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High-dimensional
Locality-Sensitive Hashing
Crucial use of random projections
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Johnson-Lindenstrauss Lemma: project to random subspace of
dimension ( −2 log ) for 1 +  approximation
Runtime: 1/ for -approximation
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Practice
Data-aware partitions
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optimize the partition to your dataset
PCA-tree [Sproull’91, McNames’01, Verma-Kpotufe-Dasgupta’09]
randomized kd-trees [SilpaAnan-Hartley’08, Muja-Lowe’09]
spectral/PCA/semantic/WTA hashing [Weiss-Torralba-Fergus’08,
Wang-Kumar-Chang’09, Salakhutdinov-Hinton’09, Yagnik-Strelow-RossLin’11]
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Practice vs Theory
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Data-aware projections often outperform (vanilla)
random-projection methods
But no guarantees (correctness or performance)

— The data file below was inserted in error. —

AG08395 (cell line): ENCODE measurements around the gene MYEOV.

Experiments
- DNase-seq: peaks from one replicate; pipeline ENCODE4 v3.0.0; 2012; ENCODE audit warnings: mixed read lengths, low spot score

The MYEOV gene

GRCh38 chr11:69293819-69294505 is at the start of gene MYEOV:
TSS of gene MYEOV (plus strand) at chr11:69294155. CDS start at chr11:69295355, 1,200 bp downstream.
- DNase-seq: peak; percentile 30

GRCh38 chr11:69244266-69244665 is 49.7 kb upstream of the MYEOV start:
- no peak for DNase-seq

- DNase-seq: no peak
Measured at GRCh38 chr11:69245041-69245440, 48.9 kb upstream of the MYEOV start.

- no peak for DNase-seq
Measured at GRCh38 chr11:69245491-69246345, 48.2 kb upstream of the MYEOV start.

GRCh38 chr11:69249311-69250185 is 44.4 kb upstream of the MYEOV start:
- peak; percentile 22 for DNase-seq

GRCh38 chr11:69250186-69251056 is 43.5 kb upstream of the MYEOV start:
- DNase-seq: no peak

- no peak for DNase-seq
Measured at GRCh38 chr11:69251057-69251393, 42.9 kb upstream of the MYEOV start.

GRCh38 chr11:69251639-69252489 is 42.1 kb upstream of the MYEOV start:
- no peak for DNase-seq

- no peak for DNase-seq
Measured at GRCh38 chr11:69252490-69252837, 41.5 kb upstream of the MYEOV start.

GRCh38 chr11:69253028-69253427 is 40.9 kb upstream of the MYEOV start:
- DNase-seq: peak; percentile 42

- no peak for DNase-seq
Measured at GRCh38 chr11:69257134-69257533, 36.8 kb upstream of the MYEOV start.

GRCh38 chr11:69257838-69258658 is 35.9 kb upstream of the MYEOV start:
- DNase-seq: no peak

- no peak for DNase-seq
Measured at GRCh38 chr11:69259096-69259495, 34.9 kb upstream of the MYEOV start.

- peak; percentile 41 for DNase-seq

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JL generally optimal [Alon’03, Jayram-Woodruff’11]
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Even for some NNS setups! [Andoni-Indyk-Patrascu’06]
Why do data-aware projections outperform random projections ?
Algorithmic framework to study phenomenon?
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Plan for the rest
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Model
Two spectral algorithms
Conclusion
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Our model
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“low-dimensional signal + large noise”
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inside high dimensional space
Signal:  ⊂  for subspace  ⊂ ℝ of dimension  ≪ 
Data: each point is perturbed by a full-dimensional
Gaussian noise  (0,  2  )

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Model properties
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Data  =  + 
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Query  =  +  s.t.:
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points in P have at least unit norm
|| − ∗ || ≤ 1 for “nearest neighbor” ∗
|| − || ≥ 1 +  for everybody else
Noise entries (0,  2 )
1